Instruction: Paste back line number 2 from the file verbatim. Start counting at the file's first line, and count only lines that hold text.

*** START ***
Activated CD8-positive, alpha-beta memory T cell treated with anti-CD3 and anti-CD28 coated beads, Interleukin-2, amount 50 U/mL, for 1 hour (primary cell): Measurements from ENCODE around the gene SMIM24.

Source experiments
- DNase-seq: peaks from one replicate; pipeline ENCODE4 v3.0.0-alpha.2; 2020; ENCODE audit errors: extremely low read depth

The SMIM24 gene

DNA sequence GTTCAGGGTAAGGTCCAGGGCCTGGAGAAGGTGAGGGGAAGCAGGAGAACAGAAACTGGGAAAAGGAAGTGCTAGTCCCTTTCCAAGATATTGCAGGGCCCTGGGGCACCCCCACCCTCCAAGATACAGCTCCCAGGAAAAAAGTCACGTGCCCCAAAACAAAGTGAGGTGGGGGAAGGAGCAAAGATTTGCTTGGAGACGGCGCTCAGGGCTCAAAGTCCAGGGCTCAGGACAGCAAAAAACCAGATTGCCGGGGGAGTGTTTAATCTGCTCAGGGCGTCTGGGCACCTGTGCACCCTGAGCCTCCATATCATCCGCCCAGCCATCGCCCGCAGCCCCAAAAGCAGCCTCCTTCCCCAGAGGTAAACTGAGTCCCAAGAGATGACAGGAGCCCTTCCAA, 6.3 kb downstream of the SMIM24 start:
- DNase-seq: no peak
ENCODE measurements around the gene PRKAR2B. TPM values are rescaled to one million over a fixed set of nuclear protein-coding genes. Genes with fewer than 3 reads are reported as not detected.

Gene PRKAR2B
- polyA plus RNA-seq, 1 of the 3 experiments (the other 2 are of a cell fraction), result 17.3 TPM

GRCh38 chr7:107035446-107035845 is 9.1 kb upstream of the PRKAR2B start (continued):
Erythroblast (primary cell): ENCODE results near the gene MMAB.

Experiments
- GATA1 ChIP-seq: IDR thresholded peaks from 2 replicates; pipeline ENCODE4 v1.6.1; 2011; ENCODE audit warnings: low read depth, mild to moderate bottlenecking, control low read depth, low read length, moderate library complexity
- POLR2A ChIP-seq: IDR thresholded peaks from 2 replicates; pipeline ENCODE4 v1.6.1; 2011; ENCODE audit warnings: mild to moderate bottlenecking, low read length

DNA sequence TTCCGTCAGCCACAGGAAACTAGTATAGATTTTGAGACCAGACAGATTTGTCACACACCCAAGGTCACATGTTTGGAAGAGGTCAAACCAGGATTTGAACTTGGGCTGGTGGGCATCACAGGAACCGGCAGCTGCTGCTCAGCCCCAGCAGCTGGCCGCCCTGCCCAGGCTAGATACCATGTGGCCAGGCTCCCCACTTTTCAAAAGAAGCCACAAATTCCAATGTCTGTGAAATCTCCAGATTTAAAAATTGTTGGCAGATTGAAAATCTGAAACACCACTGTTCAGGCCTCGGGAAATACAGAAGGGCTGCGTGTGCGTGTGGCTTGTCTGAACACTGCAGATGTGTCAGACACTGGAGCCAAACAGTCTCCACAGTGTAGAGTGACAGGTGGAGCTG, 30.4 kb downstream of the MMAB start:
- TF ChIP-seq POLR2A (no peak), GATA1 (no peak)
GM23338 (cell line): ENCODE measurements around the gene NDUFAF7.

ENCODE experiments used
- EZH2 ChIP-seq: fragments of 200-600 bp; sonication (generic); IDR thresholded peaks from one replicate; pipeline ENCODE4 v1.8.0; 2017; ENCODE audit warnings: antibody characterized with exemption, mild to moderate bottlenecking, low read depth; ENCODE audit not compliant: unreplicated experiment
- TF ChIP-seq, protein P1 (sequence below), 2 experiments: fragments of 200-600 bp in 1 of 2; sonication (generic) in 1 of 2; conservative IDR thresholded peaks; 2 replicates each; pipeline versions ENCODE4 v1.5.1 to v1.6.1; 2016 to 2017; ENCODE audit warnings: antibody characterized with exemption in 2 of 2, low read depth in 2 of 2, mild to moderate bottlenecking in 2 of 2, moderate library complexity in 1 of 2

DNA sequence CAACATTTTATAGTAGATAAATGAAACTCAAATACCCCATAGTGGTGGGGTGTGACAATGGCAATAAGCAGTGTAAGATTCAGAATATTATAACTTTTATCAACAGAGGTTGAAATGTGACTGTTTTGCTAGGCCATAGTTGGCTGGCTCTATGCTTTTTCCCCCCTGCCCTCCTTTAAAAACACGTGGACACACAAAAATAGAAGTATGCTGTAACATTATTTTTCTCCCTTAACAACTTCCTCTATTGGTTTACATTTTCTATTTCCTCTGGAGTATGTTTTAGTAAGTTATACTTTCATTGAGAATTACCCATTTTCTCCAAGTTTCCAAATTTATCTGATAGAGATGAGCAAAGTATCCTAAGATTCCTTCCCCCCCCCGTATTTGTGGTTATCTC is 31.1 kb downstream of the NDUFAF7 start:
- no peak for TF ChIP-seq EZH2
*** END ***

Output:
Source experiments